Los tres modelos suecos

Con frecuencia se representa el sistema económico y social de Suecia, a veces llamado el "modelo sueco", ora como un ideal ora como una anormalidad, pero se trata de un sistema que ha variado considerablemente. De hecho, hablando en términos generales, ha habido tres "modelos" suecos diferentes desde el final del siglo XIX.

El primer modelo duró desde 1870, aproximadamente, hasta el decenio de 1960. Durante ese período "liberal", el Estado se ocupaba básicamente de la legislación en apoyo del mercado, la educación, la atención de salud y las infraestructuras. En fecha tan avanzada como 1960, tanto el gasto total del Estado (como porcentaje del PIB) como la distribución de los ingresos eran similares a los predominantes en los Estados Unidos. Durante ese período de un siglo, Suecia pasó de ser uno de los países occidentales más pobres a ser el tercer país en riqueza con su PIB por habitante. Dicho de otro modo, Suecia pasó a ser un país rico antes de que se formularan sus disposiciones, sumamente generosas, relativas al Estado del bienestar.

Una segunda época duró desde 1960 a 1985. Durante este período se mantuvo el régimen de libre comercio del período liberal –y de hecho, se intensificó con las diversas rondas de liberalización del comercio mundial–, pero la tendencia predominante era a la creación de un generoso Estado del bienestar. A finales del decenio de 1980, el gasto público total oscilaba entre el 60 y el 65 por ciento del PIB, frente al 30 por ciento, aproximadamente, en 1960. Además, los tipos impositivos marginales oscilaban entre el 65 y el 75 por ciento en el caso de la mayoría de los empleados con jornada completa, frente al 40 por ciento en 1960 (incluidos todos los impuestos correspondientes a los hogares).

To continue reading, please log in or enter your email address.

Registration is quick and easy and requires only your email address. If you already have an account with us, please log in. Or subscribe now for unlimited access.

required

Log in

http://prosyn.org/f7VtUgh/es;
  1. Patrick Kovarik/Getty Images

    The Summit of Climate Hopes

    Presidents, prime ministers, and policymakers gather in Paris today for the One Planet Summit. But with no senior US representative attending, is the 2015 Paris climate agreement still viable?

  2. Trump greets his supporters The Washington Post/Getty Images

    Populist Plutocracy and the Future of America

    • In the first year of his presidency, Donald Trump has consistently sold out the blue-collar, socially conservative whites who brought him to power, while pursuing policies to enrich his fellow plutocrats. 

    • Sooner or later, Trump's core supporters will wake up to this fact, so it is worth asking how far he might go to keep them on his side.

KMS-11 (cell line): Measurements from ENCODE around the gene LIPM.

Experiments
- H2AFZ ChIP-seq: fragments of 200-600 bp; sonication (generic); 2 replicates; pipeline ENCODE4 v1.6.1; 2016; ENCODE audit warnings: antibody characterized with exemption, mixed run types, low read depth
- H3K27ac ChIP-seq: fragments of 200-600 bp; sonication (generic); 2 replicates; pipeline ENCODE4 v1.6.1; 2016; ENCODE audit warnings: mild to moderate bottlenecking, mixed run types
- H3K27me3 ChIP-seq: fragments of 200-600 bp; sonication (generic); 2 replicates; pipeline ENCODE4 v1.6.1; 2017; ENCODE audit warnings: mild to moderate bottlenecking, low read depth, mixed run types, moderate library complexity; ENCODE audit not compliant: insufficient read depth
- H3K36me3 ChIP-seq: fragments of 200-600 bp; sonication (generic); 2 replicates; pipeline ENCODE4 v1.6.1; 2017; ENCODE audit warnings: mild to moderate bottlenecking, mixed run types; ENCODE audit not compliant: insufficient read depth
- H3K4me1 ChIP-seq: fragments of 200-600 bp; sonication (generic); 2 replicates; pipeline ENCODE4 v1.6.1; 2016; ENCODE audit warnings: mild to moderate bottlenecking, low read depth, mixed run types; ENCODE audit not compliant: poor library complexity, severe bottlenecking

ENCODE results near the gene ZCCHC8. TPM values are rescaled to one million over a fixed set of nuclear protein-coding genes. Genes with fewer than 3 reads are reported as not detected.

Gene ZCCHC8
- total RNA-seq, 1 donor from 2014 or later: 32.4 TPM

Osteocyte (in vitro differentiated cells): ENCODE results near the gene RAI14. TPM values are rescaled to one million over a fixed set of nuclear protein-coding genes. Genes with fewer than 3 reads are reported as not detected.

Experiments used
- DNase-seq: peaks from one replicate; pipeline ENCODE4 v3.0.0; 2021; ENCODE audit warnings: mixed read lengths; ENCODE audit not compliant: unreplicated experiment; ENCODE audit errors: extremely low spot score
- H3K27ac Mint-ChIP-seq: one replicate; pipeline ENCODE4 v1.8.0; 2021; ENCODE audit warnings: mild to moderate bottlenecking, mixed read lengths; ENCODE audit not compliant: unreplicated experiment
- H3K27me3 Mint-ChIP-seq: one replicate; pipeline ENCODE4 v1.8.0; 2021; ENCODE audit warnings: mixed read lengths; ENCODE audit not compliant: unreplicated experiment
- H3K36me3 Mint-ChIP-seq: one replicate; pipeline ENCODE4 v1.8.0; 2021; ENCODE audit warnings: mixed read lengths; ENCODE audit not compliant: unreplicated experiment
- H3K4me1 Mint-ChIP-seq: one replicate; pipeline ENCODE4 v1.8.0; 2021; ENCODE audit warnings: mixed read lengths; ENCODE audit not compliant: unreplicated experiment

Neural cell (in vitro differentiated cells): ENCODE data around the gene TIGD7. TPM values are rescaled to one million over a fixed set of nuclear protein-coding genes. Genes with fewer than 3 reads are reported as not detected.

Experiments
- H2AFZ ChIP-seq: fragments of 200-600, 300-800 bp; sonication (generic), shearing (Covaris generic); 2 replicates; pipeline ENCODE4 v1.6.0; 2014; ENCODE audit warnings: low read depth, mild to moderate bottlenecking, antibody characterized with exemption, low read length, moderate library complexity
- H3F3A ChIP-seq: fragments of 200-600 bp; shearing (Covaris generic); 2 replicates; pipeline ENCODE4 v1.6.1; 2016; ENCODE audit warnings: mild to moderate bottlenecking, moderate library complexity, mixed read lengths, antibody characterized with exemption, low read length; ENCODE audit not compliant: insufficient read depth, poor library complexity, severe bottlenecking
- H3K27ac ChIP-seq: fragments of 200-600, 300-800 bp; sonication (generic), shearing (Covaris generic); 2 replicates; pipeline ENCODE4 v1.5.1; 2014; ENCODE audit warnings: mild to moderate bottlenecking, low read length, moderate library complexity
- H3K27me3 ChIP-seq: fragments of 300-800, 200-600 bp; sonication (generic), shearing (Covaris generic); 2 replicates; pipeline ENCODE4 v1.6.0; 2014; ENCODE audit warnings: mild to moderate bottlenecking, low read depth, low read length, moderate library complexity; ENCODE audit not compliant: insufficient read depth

3. Agents are bidding on at the auction of Leonardo da Vinci's 'Salvator Mundi' Eduardo Munoz Alvarez/Getty Images

    The Man Who Didn’t Save the World

    A Saudi prince has been revealed to be the buyer of Leonardo da Vinci's "Salvator Mundi," for which he spent $450.3 million. Had he given the money to the poor, as the subject of the painting instructed another rich man, he could have restored eyesight to nine million people, or enabled 13 million families to grow 50% more food.

  4.  An inside view of the 'AknRobotics' Anadolu Agency/Getty Images

    Two Myths About Automation

    While many people believe that technological progress and job destruction are accelerating dramatically, there is no evidence of either trend. In reality, total factor productivity, the best summary measure of the pace of technical change, has been stagnating since 2005 in the US and across the advanced-country world.

  5. A student shows a combo pictures of three dictators, Austrian born Hitler, Castro and Stalin with Viktor Orban Attila Kisbenedek/Getty Images

    The Hungarian Government’s Failed Campaign of Lies

    The Hungarian government has released the results of its "national consultation" on what it calls the "Soros Plan" to flood the country with Muslim migrants and refugees. But no such plan exists, only a taxpayer-funded propaganda campaign to help a corrupt administration deflect attention from its failure to fulfill Hungarians’ aspirations.

  6. Project Syndicate

    DEBATE: Should the Eurozone Impose Fiscal Union?

    French President Emmanuel Macron wants European leaders to appoint a eurozone finance minister as a way to ensure the single currency's long-term viability. But would it work, and, more fundamentally, is it necessary?

  7. The Year Ahead 2018

    The world’s leading thinkers and policymakers examine what’s come apart in the past year, and anticipate what will define the year ahead.

    Order now